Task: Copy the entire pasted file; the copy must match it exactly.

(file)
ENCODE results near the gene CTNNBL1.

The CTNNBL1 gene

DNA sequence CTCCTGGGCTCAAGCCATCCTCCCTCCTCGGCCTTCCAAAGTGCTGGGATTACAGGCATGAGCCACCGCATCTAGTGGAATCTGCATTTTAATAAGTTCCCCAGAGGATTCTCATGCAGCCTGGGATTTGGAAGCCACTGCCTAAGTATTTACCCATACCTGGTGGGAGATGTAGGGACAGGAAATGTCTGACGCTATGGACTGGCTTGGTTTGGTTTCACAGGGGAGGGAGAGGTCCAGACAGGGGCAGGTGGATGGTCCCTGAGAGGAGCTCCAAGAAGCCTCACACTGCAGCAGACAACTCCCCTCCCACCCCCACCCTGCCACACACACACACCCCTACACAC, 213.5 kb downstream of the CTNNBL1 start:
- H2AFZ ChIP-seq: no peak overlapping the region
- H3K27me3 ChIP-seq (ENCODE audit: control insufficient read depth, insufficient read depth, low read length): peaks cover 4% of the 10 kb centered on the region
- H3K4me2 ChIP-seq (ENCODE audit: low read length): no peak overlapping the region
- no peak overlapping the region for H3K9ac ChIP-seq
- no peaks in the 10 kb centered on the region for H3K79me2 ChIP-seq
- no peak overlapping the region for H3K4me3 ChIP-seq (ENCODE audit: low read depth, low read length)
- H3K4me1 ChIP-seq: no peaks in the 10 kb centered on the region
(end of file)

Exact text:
ENCODE results near the gene CTNNBL1.

The CTNNBL1 gene

DNA sequence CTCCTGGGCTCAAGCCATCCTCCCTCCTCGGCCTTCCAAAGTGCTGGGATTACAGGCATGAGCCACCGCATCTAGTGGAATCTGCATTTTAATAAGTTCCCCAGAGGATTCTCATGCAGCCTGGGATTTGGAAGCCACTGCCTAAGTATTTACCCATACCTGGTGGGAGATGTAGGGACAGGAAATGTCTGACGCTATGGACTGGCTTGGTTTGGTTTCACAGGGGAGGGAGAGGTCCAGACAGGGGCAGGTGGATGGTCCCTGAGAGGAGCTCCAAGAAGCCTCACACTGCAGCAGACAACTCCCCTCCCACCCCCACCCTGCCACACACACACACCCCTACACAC, 213.5 kb downstream of the CTNNBL1 start:
- H2AFZ ChIP-seq: no peak overlapping the region
- H3K27me3 ChIP-seq (ENCODE audit: control insufficient read depth, insufficient read depth, low read length): peaks cover 4% of the 10 kb centered on the region
- H3K4me2 ChIP-seq (ENCODE audit: low read length): no peak overlapping the region
- no peak overlapping the region for H3K9ac ChIP-seq
- no peaks in the 10 kb centered on the region for H3K79me2 ChIP-seq
- no peak overlapping the region for H3K4me3 ChIP-seq (ENCODE audit: low read depth, low read length)
- H3K4me1 ChIP-seq: no peaks in the 10 kb centered on the region